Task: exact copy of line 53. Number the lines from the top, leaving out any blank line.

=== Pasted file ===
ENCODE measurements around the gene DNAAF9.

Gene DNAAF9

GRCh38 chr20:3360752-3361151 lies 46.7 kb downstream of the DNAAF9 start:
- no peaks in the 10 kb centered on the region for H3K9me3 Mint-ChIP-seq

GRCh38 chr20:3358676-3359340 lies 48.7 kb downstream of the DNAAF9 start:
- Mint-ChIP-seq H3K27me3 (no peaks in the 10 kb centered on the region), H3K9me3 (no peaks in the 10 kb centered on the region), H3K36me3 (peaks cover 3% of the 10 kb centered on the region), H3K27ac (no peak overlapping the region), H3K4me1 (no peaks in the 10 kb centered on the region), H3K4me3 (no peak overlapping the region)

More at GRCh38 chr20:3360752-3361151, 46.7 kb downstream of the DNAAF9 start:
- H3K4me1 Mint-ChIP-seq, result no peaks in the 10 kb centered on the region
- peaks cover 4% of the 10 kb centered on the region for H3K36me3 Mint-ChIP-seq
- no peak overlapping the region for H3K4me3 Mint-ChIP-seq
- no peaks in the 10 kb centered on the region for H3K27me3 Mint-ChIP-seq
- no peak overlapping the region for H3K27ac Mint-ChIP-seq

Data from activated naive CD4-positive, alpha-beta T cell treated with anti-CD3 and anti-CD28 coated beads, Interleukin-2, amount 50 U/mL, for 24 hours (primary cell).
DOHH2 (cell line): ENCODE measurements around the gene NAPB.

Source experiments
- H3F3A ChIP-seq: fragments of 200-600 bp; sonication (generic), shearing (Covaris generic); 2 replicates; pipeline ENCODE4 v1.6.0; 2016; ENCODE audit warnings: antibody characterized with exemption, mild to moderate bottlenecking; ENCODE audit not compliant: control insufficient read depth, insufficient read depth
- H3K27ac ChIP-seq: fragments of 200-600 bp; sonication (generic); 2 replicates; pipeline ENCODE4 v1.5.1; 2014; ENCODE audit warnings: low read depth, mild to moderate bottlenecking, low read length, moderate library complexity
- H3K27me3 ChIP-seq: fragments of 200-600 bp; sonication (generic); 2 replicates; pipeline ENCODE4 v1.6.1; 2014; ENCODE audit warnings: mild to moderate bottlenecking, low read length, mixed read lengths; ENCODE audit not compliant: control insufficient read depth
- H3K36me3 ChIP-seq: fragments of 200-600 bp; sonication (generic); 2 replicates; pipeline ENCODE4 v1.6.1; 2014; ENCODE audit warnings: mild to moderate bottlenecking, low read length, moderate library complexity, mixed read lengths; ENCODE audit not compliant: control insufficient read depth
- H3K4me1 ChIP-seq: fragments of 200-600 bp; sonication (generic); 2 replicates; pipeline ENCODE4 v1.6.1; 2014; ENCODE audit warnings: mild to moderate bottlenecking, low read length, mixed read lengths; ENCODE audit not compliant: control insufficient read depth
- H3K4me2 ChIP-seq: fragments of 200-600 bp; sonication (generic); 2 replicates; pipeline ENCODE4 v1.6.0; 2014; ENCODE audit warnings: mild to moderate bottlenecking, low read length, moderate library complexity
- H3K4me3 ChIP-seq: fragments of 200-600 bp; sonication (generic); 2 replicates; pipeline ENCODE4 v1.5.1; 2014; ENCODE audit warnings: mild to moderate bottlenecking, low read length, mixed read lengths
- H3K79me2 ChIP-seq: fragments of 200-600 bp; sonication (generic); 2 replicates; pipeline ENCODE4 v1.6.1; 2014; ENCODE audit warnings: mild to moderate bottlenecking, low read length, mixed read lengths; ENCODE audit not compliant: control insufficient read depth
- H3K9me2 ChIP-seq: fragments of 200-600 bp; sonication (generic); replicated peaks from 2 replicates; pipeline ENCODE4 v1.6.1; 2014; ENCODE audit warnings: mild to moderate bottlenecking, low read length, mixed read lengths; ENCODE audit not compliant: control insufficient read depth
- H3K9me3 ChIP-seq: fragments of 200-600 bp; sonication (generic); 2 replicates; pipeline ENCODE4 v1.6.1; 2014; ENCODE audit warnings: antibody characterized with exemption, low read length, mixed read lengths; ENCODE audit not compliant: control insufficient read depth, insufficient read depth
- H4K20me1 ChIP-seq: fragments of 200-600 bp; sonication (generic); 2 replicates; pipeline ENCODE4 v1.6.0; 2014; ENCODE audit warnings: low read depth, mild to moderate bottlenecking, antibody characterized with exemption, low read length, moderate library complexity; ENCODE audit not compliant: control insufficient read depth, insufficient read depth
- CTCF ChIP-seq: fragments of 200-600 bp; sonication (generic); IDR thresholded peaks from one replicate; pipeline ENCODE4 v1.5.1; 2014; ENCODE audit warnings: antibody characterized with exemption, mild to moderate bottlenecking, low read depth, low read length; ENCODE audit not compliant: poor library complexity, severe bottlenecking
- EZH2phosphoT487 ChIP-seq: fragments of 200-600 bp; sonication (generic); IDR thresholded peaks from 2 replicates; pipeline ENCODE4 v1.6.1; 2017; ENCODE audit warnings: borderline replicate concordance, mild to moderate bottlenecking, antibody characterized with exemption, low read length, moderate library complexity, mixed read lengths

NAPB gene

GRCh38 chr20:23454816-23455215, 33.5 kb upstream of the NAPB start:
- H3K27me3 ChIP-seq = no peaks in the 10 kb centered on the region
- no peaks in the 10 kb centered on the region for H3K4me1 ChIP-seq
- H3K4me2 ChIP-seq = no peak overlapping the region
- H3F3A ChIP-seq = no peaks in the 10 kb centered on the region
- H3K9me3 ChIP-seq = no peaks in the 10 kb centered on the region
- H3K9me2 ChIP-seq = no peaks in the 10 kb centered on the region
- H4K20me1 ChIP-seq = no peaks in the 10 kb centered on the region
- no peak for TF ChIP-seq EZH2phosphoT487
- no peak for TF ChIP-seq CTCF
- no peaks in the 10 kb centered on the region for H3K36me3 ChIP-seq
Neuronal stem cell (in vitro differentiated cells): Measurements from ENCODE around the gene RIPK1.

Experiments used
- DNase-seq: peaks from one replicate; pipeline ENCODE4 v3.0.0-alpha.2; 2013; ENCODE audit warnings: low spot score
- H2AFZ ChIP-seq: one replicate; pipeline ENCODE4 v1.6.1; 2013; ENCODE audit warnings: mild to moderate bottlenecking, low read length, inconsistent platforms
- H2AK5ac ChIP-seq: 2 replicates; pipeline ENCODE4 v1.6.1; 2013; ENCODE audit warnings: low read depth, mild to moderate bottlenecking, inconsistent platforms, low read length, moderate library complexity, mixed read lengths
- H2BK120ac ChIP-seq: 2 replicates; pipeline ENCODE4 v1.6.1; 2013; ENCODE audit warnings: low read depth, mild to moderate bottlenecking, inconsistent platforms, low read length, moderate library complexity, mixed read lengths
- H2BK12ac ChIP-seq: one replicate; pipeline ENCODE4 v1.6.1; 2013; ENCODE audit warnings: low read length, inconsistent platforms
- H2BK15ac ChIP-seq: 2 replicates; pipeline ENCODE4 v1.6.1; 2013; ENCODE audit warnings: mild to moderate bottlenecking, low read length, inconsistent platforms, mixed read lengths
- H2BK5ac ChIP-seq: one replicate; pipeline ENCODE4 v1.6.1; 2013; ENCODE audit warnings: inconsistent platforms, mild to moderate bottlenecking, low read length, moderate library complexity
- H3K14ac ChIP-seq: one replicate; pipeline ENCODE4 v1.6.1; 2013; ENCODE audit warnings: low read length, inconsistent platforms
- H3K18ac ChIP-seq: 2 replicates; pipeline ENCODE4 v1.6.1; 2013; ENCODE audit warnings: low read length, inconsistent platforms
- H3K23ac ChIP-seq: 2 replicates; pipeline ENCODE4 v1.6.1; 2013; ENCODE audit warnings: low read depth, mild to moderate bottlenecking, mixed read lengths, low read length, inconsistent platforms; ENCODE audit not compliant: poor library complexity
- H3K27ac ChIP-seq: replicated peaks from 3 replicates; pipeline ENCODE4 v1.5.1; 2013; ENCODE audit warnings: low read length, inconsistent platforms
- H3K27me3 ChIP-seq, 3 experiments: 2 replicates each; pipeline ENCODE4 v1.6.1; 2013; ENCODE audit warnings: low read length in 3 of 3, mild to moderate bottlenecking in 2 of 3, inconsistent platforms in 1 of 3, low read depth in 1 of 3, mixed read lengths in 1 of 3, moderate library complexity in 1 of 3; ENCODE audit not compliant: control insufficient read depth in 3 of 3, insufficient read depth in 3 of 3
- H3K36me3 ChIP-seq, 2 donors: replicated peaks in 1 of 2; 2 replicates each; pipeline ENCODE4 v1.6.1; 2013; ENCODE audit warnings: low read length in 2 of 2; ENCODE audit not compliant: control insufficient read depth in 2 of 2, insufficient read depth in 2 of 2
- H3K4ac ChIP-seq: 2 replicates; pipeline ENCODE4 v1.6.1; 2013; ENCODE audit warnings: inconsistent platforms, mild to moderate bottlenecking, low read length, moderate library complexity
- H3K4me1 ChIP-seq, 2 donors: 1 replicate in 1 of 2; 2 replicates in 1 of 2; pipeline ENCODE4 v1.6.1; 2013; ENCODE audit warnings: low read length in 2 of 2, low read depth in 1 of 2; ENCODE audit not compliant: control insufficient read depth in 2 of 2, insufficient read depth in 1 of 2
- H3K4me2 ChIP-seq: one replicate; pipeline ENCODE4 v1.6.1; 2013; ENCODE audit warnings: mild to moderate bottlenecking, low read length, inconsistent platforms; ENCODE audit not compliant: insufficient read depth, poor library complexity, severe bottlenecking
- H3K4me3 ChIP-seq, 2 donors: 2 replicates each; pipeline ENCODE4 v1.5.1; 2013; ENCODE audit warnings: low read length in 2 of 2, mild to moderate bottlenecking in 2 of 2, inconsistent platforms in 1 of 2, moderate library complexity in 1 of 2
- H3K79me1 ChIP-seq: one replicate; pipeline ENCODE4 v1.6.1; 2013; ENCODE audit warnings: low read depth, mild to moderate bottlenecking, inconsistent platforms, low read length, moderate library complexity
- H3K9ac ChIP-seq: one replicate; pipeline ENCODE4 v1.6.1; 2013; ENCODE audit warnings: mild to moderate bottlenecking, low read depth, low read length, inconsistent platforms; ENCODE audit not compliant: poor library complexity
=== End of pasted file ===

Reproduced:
- H3K27ac ChIP-seq: replicated peaks from 3 replicates; pipeline ENCODE4 v1.5.1; 2013; ENCODE audit warnings: low read length, inconsistent platforms